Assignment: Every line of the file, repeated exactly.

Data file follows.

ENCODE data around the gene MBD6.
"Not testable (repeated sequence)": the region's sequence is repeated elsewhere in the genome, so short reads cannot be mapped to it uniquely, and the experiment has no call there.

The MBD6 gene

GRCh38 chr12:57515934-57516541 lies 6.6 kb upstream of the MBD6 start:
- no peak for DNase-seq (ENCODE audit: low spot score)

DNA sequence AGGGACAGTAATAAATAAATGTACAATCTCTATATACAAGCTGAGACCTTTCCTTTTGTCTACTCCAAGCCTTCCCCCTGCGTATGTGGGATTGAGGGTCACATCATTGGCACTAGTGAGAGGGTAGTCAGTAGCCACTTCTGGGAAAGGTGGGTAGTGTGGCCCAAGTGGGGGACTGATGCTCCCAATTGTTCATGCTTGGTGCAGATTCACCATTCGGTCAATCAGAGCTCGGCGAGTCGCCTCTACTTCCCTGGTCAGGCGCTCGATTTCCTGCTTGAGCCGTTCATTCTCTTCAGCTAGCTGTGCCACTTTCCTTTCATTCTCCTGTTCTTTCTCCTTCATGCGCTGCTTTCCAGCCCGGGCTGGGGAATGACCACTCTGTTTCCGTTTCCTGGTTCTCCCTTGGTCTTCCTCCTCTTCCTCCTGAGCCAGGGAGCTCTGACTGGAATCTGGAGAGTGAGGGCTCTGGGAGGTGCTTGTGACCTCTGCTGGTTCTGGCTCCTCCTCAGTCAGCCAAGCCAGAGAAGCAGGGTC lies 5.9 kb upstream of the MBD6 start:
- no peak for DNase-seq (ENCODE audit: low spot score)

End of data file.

ENCODE data around the gene MBD6.
"Not testable (repeated sequence)": the region's sequence is repeated elsewhere in the genome, so short reads cannot be mapped to it uniquely, and the experiment has no call there.

The MBD6 gene

GRCh38 chr12:57515934-57516541 lies 6.6 kb upstream of the MBD6 start:
- no peak for DNase-seq (ENCODE audit: low spot score)

DNA sequence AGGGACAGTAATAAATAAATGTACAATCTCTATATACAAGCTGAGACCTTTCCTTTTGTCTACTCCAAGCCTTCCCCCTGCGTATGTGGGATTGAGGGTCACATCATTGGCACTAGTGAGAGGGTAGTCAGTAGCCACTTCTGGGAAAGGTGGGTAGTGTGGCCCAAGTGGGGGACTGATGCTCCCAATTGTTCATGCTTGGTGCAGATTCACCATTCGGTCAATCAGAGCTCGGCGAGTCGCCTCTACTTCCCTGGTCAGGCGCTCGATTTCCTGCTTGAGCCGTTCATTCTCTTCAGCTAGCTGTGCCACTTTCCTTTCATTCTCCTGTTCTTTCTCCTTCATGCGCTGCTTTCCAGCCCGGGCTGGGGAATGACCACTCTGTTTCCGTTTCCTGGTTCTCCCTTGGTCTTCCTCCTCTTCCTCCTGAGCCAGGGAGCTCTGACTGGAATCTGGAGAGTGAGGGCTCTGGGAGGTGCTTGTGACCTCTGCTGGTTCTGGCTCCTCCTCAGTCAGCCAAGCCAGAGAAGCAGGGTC lies 5.9 kb upstream of the MBD6 start:
- no peak for DNase-seq (ENCODE audit: low spot score)